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Post By
neil

In Reply To
mtyoung

Subj: Re: How isn't it?
Posted: Wed Dec 26, 2007 at 11:09:57 pm EST
Reply Subj: Re: How isn't it?
Posted: Sun Dec 23, 2007 at 10:58:08 pm EST

Previous Post

> > I've always hated the writer's strike, being a free market guy myself.

> OK, I've often heard variants of this sentiment regarding lots of unions, and I'm lost -- how exactly are unions not part of a free market? They aren't governments, they're simply a particular kind of labor structure in which an employer contractually agrees to hire only members of a particular organization in exchange for the perceived benefits in trained talent and good PR; workers sign up for unions and pay dues because they're paying for advocacy and negotiation. It's no different than hiring a contract lawyer to protect you in negotiations.

A free market is where ideal equilibriums are reached between buyers and sellers without interference from outside sources.

Wage equilibriums are not reached for various reasons, such as minimum wage laws, efficiency wages, and unions.

A union is a worker association that bargains with employers over wages. They often raise wages above the level that would prevail without a union. This in turns creates an above-equilibrium wage, which is not ideal, which goes against the free market.

For a believer of the free market of capitalist, basically, anything that limits the number of players in an economy is bad.

Also, the free market wants individual contracts for each person, paying each person what they deserved without regard to collective bargaining.

My apologizes for not explaining it well.

> And as ;long as you don't contract witha union to create a closed shop -- i.e., as long as you don't voluntarily enter into that contractual agreement -- you don't have to hire union workers. If unions use PR tactics in response to that to harm your business's reputation...well, your competitors also use advertising and viral marketing to put you down and boost themselves.

One problem here is that corporations have to negotiate with unions because unions often restrict the labor force. They artificially restrict supply of a product (labor). Unions manipulate the supply, and the free market hates manipulation.

> I'm just not seeing how a free market philosophy can claim that certain kinds of voluntary associations (corporations) are good and others (unions) are bad. In a free market, aren't voluntary association and exclusivity of contract both linchpins of the system, and available to all individuals?

well, companies are seen as single entities/players, not as an association. The free market is defined by voluntary associations/deals, but you can't define a business working with unions as voluntary.

The idea of a free market is against anything that will restrict the number of players in an economy. So the free market is against barriers to entry, government interference of any kind, and unions.

Here is a pretty good, but simple explanation of how the unions (the writers strike) violates the idea of a free market.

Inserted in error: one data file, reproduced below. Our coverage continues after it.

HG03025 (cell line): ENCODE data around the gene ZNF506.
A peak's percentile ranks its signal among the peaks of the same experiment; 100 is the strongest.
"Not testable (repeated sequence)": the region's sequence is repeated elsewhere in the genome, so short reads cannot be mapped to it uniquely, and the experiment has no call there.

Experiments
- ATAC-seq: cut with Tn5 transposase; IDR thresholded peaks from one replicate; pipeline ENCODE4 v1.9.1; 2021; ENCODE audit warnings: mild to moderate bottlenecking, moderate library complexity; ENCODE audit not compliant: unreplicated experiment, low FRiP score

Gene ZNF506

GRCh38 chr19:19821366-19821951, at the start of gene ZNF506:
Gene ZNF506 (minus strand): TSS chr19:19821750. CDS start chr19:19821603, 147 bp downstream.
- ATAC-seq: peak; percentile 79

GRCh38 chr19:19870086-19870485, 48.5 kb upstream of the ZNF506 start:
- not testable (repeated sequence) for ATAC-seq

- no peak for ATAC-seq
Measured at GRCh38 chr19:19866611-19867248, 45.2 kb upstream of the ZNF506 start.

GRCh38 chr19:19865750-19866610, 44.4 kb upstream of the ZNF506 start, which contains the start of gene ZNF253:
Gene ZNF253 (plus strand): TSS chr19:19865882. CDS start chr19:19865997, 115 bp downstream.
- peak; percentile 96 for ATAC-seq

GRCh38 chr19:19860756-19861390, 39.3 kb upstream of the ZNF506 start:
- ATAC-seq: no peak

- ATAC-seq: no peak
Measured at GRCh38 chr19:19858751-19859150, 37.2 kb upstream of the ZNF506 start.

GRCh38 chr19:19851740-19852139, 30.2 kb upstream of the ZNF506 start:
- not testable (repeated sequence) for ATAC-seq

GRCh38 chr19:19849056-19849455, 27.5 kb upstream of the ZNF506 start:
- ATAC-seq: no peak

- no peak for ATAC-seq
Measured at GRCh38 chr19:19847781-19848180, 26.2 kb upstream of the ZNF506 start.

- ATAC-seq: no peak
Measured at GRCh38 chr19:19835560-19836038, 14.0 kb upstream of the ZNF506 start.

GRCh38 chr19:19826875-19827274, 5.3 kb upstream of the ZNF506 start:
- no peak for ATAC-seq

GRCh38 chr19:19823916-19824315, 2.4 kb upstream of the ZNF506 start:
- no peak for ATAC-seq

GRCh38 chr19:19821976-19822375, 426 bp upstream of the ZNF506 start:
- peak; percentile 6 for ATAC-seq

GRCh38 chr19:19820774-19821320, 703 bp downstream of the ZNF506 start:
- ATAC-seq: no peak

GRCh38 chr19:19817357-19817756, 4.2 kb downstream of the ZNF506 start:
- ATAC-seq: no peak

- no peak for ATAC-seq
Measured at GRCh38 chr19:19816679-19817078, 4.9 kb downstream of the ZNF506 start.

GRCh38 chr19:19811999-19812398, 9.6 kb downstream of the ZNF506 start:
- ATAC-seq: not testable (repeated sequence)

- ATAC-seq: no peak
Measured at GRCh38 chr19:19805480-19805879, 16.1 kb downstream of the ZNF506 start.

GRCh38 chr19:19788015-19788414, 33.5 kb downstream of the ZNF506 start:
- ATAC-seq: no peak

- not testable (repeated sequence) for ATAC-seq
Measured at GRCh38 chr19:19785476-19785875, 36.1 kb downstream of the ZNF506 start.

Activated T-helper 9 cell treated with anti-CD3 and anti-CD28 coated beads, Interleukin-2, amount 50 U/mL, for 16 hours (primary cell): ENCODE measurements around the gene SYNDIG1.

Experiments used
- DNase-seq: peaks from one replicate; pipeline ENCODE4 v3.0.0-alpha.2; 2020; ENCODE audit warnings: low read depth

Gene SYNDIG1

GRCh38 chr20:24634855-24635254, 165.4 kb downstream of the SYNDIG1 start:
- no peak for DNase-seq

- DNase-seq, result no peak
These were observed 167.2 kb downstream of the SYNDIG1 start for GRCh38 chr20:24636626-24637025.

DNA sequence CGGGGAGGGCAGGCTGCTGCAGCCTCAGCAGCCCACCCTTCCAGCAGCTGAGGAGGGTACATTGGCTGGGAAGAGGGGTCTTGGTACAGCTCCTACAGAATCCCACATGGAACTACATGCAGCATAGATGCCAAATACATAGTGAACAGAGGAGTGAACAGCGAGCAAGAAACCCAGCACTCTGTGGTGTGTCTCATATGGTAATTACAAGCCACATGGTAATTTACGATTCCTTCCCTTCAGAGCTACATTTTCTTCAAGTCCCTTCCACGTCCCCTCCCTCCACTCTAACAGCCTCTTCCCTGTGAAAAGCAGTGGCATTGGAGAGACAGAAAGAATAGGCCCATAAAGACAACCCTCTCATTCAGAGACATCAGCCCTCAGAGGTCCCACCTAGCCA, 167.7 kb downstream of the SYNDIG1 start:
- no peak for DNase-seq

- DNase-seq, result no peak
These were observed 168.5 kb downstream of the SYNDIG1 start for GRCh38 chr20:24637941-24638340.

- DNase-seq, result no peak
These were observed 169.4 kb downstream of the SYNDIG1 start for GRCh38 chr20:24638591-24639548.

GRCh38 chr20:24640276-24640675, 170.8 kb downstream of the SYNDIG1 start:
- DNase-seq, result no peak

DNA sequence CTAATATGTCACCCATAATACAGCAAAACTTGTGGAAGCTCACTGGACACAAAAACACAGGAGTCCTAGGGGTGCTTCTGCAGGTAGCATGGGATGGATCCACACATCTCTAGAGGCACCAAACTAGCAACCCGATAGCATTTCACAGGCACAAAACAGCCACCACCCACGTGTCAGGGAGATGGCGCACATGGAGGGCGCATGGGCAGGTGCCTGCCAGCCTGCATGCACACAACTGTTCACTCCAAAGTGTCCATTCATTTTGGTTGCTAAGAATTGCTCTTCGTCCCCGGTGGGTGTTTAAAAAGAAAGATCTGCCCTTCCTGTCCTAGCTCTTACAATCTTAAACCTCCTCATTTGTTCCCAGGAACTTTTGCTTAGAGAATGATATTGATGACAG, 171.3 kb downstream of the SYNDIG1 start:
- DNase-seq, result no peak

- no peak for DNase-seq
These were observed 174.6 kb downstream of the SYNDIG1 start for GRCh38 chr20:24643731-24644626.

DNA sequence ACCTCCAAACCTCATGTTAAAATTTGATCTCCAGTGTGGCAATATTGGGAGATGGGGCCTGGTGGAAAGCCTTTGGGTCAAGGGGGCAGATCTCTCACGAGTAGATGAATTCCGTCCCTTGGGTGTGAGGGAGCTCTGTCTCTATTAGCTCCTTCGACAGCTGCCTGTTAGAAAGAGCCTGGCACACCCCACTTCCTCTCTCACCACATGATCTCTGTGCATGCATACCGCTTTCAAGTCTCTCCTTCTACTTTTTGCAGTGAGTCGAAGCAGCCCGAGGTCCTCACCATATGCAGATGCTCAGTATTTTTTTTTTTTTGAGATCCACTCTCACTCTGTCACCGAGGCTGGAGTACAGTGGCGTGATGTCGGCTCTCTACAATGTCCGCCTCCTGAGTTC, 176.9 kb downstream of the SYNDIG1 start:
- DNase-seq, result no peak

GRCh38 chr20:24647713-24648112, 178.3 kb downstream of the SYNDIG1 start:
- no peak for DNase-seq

http://www.dailydem.com/articles/2007/12/04/opinion/opinion1.txt



> A free market is where ideal equilibriums are reached between buyers and sellers without interference from outside sources.

Omar knows what a free market is, by definition - so well, in fact, that he's able to point out that unions don't violate their spirit. A union is not an 'outside' source - they're a corporation of sellers, and their product is labor. The company is the buy of that labor - so there are no 'outside sources', here. (Or maybe I'm just point out that 'outside source' is incredibly relative...)

> Wage equilibriums are not reached for various reasons, such as minimum wage laws, efficiency wages, and unions.

...just as 'equilibrium' is relative. In fact, I'd go so far as to say that it's entirely meaningless - there never is an equilibrium. Or else the market wouldn't fluctuate from minute to minute, would it?

> A union is a worker association that bargains with employers over wages. They often raise wages above the level that would prevail without a union.

And companies will often offer wages that are below the market-average when a union isn't there to protect them. So why isn't that destabilizing the equilibrium?

> For a believer of the free market of capitalist, basically, anything that limits the number of players in an economy is bad.

So what do you think of monopolies? They're the logical extension of a free market system without controls.

> They artificially restrict supply of a product (labor). Unions manipulate the supply, and the free market hates manipulation.

There's actually no reason that Nintendo has had a Wii shortage for the past year - except that they've been carefully controlling the production numbers so as to keep demand at a high level. And it seems to be working. So why doesn't the market hate this sort of manipulation? Or are you just being arbitrary with your application of the rhetoric?

> well, companies are seen as single entities/players, not as an association.

'Seen', sure, thought not in actuality - but by that logic, unions in negotiation with corporations are also functionally single entities.

-neil


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